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dc.creatorSheskin, Mark
dc.creatorChevallier, Coralie
dc.creatorAdachi, Kuniko
dc.creatorBerniūnas, Renatas
dc.creatorCastelain, Thomas
dc.creatorHulín, Martin
dc.creatorLenfesty, Hillary
dc.creatorRegnier, Denis
dc.creatorSebestény, Anikó
dc.creatorBaumard, Nicolas
dc.description.abstractA long tradition of research in WEIRD (Western, Educated, Industrialized, Rich, Democratic) countries has investigated how people weigh individual welfare versus group welfare in their moral judgments. Relatively less research has investigated the generalizability of results across non-WEIRD populations. In the current study, we ask participants across nine diverse cultures (Bali, Costa Rica, France, Guatemala, Japan, Madagascar, Mongolia, Serbia, and the USA) to make a series of moral judgments regarding both third-party sacrifice for group welfare and first-person sacrifice for group welfare. In addition to finding some amount of cross-cultural variation on most of our questions, we also find two cross-culturally consistent judgments: (1) when individuals are in equivalent situations, overall welfare should be maximized, and (2) harm to individuals should be taken into account, and some types of individual harm can trump overall group welfare. We end by discussing the specific pattern of variable and consistent features in the context of evolutionary theories of the evolution of morality.es_ES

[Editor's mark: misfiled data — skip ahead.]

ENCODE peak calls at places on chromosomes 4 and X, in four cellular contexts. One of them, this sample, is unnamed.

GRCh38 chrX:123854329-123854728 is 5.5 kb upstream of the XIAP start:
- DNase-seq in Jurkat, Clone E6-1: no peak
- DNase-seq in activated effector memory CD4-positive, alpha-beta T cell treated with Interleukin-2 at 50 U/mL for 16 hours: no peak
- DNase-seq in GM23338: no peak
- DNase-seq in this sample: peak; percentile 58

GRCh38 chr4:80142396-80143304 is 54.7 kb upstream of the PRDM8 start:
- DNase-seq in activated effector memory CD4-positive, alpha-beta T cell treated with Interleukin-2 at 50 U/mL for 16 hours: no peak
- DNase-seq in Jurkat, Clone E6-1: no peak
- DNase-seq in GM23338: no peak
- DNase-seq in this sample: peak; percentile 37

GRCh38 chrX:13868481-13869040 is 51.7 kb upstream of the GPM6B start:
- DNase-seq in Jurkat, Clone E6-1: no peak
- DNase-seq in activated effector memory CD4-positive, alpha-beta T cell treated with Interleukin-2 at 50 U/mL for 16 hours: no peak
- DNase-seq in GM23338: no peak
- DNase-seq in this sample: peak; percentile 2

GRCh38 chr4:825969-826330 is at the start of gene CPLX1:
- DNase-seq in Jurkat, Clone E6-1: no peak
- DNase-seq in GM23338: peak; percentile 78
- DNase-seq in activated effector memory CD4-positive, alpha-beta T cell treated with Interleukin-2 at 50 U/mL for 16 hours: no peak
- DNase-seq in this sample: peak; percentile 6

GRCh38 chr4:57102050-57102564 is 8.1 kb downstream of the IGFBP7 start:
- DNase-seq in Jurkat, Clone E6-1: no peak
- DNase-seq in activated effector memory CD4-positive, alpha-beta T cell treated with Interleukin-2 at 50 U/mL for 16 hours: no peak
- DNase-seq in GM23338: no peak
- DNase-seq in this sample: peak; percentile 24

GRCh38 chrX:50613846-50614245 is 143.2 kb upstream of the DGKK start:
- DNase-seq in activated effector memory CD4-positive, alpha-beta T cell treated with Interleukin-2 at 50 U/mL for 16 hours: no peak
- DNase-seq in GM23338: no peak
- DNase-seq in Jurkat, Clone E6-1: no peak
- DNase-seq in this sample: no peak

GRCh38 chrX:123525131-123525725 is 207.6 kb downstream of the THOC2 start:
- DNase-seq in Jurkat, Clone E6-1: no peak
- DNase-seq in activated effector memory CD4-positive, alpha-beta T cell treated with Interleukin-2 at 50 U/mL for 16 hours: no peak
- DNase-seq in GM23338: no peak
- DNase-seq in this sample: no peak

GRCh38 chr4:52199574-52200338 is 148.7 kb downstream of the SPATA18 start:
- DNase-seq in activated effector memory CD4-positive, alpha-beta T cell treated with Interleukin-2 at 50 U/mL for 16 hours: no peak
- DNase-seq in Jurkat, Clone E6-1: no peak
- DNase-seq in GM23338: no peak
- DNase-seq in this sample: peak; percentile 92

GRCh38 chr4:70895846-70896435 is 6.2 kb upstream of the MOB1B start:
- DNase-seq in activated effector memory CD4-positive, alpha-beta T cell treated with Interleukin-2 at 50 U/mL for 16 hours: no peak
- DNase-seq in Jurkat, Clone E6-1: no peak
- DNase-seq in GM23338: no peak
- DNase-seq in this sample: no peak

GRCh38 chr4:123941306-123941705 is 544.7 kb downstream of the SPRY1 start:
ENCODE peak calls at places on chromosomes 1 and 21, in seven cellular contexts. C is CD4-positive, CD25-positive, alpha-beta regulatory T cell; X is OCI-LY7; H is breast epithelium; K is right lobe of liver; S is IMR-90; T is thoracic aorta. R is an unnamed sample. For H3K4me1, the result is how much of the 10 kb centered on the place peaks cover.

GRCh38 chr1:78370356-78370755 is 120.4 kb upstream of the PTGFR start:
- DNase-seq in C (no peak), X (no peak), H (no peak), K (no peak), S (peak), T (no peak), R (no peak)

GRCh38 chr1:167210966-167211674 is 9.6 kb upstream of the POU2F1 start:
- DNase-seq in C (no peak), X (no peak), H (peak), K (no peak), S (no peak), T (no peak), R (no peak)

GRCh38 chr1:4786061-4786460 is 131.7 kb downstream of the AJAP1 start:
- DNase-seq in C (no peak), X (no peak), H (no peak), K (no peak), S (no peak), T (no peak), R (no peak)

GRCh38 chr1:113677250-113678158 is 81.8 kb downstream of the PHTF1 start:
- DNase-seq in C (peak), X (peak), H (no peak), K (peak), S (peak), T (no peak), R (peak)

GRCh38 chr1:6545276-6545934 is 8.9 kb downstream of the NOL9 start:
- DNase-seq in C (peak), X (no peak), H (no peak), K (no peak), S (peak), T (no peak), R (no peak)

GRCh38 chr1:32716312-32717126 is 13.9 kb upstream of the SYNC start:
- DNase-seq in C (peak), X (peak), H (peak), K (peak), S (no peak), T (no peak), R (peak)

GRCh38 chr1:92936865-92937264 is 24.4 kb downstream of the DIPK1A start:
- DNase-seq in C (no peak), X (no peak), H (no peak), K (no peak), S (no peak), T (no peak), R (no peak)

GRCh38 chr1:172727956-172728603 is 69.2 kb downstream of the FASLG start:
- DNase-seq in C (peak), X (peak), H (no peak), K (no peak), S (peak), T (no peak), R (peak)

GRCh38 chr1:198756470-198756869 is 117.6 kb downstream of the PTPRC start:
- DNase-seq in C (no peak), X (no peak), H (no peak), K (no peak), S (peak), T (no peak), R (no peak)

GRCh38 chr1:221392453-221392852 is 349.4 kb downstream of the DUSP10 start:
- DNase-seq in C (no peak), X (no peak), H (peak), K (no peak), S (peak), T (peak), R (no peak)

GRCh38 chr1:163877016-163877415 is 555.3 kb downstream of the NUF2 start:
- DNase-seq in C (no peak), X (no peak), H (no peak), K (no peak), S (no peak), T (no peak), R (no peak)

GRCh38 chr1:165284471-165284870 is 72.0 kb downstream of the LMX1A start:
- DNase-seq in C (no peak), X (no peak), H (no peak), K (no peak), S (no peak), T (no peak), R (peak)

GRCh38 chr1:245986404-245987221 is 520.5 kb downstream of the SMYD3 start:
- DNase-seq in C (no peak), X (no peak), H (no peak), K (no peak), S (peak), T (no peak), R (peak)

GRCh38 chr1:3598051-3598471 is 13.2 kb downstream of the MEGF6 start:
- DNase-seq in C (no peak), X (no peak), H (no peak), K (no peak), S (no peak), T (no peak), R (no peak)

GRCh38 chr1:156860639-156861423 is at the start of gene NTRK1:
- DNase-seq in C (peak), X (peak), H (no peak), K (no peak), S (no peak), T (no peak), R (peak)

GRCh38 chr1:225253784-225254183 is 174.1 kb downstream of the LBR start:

dc.sourceJournal of Cognition and Culture, vol 18(1-2), pp. 205–223es_ES
dc.subjectMoral judgmentes_ES
dc.subjectMoral psychologyes_ES
dc.subjectWelfare tradeoffses_ES
dc.titleThe Needs of the Many Do Not Outweigh the Needs of the Few: The Limits of Individual Sacrifice across Diverse Cultureses_ES
dc.description.procedenceUCR::Vicerrectoría de Investigación::Unidades de Investigación::Ciencias Sociales::Instituto de Investigaciones Psicológicas (IIP)es_ES

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